SUDEP Action

Making every epilepsy death count
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King’s Hospital Foundation Trust and King’s College London

Sudden Unexpected Death in Epilepsy (SUDEP) and Epilepsy mortality is a main research area of King’s Hospital Foundation Trust and King’s College, London.

We have been supported in this work by the SUDEP Research Initiative,a research collaboration with SUDEP Action.  SUDEP Action has worked as a partner and has provided vital seed funding for our research.

Our team worked with bereaved families to establish a definition of SUDEP and has worked with researchers around the world to promote a uniform global meaning. This is vital work so that we are able to support coroners on the cause of death and help ensure interpretations of research is reliable across different research studies.

We have found evidence in a large study that supervision or being with someone during a seizure has a protective effect.  This is helpful information for people with epilepsy and carers, although research is now urgently needed to develop and test effective devices to alert people to seizures.

Keeping track on mortality in the UK is vital.  Our research into trends in mortality has been used to brief the government and policy makers.  We found that reported deaths in epilepsy rose by 31per cent between 1993 and 2007 at a time when mortality from all other causes fell.  This may be due to increased awareness of epilepsy mortality following 1995 when SUDEP Action founded and work began in earnest in the UK.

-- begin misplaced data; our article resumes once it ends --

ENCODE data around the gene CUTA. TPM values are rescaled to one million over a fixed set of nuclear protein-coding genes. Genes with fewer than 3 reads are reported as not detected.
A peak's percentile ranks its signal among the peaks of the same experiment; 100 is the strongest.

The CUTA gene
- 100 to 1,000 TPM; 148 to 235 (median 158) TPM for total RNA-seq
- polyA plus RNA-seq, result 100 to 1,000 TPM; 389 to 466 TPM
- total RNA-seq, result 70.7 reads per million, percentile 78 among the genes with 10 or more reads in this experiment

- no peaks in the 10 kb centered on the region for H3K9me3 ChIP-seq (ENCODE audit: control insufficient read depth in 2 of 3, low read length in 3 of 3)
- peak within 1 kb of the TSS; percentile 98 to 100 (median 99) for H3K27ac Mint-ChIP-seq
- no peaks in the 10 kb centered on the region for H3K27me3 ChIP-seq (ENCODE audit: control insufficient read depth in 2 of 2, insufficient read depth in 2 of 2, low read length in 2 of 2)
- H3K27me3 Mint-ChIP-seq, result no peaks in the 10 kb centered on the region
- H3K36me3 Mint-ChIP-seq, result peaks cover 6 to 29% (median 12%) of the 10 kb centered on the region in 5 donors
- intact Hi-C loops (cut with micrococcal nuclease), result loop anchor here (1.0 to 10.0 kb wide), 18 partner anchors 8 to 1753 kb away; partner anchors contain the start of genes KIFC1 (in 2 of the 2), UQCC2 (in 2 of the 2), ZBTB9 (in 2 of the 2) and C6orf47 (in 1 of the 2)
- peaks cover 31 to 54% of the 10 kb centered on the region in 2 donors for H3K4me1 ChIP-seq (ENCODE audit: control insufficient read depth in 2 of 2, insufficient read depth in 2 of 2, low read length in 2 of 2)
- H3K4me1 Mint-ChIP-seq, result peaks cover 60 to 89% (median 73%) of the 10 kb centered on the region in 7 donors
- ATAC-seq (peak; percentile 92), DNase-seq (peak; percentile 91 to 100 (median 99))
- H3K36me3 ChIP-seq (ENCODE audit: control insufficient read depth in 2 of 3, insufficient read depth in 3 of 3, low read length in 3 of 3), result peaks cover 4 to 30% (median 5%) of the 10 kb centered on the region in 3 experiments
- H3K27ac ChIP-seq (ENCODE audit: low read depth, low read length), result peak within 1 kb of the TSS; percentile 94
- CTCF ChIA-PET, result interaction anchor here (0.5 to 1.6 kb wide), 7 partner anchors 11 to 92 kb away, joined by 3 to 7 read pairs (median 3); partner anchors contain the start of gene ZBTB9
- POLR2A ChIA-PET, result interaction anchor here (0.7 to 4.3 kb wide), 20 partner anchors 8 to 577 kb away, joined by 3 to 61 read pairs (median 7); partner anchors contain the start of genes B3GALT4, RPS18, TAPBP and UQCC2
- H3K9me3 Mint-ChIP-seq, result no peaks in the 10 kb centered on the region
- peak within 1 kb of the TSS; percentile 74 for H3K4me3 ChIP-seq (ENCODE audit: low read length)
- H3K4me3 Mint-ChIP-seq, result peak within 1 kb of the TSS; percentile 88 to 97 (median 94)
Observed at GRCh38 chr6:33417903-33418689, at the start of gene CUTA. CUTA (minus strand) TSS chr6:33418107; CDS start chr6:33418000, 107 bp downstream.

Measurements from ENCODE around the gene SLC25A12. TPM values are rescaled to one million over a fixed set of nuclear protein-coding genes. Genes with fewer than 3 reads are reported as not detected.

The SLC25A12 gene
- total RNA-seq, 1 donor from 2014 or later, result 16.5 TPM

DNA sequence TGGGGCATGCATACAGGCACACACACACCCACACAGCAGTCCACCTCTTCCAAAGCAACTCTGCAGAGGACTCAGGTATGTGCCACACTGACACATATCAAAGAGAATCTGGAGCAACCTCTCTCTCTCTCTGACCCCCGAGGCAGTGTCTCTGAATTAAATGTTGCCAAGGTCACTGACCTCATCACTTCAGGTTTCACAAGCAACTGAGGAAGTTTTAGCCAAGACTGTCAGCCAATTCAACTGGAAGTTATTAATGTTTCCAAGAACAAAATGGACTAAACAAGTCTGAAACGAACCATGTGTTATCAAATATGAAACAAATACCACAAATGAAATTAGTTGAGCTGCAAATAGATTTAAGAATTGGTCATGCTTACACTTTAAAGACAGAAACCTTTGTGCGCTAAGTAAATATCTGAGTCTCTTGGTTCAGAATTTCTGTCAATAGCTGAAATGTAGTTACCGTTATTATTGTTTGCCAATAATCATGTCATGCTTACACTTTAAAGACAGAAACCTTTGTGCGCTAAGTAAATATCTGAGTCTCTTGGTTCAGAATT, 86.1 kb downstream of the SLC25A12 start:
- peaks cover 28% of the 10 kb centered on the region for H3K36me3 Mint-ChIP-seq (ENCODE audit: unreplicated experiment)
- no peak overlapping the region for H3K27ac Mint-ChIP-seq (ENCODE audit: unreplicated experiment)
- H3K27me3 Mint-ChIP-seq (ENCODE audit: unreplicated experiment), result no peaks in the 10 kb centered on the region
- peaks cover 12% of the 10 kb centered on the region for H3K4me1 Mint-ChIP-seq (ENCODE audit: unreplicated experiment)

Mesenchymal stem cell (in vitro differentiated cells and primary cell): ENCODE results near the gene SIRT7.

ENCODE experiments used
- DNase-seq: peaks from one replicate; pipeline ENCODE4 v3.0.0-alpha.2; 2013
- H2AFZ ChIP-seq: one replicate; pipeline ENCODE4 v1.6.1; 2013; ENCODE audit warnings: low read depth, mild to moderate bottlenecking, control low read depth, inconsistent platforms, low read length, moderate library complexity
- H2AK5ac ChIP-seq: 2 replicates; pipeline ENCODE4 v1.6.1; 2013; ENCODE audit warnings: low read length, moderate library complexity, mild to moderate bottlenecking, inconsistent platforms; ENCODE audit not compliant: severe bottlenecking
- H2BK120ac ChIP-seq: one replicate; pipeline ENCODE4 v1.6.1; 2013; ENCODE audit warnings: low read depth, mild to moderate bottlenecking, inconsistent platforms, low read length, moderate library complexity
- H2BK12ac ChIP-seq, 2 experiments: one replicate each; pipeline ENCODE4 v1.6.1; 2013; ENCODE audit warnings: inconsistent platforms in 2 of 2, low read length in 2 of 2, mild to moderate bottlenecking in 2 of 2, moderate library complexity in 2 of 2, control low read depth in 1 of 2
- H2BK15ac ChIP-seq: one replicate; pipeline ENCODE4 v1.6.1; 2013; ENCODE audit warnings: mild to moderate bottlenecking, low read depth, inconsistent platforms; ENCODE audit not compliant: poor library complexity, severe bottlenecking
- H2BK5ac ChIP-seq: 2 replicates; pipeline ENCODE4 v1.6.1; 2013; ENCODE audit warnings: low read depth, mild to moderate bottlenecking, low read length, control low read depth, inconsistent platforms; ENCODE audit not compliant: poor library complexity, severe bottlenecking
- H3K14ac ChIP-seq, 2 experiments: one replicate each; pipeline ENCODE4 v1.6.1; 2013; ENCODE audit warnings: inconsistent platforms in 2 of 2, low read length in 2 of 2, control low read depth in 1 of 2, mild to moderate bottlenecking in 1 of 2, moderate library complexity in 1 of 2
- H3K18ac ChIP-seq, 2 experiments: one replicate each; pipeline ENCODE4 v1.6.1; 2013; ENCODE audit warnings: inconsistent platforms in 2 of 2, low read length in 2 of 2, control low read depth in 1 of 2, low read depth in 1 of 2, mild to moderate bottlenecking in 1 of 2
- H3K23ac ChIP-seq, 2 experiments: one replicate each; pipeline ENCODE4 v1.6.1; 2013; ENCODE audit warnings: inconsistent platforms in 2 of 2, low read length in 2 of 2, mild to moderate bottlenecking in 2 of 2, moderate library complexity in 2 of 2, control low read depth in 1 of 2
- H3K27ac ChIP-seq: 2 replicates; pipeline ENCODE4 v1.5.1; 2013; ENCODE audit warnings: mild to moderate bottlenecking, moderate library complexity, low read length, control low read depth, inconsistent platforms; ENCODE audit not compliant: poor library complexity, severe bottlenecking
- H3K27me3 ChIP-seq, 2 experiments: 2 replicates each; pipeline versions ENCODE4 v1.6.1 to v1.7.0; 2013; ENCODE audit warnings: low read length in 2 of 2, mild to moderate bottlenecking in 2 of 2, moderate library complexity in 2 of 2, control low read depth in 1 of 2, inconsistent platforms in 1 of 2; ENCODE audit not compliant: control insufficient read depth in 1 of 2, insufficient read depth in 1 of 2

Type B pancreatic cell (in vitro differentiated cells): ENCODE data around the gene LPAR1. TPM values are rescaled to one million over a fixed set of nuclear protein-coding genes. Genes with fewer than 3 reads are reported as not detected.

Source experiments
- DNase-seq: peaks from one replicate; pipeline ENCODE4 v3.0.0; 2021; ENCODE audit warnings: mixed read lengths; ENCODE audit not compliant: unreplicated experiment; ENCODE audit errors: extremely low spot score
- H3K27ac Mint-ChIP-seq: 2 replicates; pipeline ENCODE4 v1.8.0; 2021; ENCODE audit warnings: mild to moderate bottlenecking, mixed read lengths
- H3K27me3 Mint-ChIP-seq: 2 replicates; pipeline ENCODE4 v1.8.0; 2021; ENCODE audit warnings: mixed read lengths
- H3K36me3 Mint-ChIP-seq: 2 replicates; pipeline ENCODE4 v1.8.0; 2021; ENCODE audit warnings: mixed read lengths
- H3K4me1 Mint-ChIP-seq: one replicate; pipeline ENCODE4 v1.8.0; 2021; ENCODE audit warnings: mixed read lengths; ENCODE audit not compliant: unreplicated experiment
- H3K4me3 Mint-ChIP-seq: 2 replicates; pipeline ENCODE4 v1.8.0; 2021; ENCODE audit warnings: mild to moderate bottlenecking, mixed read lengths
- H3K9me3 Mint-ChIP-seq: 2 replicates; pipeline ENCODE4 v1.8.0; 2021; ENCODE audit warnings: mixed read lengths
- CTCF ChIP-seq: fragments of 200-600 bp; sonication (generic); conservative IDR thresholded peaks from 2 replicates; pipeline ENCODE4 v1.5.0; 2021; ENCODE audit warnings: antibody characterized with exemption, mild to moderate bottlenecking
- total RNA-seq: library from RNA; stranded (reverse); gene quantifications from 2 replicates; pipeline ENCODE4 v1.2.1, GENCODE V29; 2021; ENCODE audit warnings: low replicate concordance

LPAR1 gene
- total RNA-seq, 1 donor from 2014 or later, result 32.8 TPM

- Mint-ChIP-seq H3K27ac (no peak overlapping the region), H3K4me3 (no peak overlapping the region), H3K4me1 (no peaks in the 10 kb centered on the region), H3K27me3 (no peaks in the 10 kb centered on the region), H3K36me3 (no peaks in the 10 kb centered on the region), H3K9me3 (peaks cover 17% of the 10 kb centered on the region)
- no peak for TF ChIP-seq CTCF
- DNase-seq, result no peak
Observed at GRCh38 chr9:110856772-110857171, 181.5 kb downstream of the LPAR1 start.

We found some new evidence that a significant number of people who died had not picked up their epilepsy medication prescriptions. This is further evidence that non-adherence to medication is a risk factor and that work needs to be done to support patients with this. Other people at increased risk were epilepsy patients who have depression, recent injuries or alcohol problems. Again this suggests the need for support for patients.  However, patients who remain seizure free over 12 months are at lower risk.

Our work has also looked at major injuries and we won best research paper in 2012.

We are also interested in tracking the survival rates of people with epilepsy following interventions such as epilepsy surgery and the Vagal Nerve Stimulator.

Going forward

We are researching an improved system of support for patients in the community.

We are part of a European collaboration looking at close monitoring of patients with poorly controlled epilepsy.  We are particularly interested in what happens to the breathing and other changes during seizures.

We are supporting SUDEP Action with the Epilepsy Deaths Register.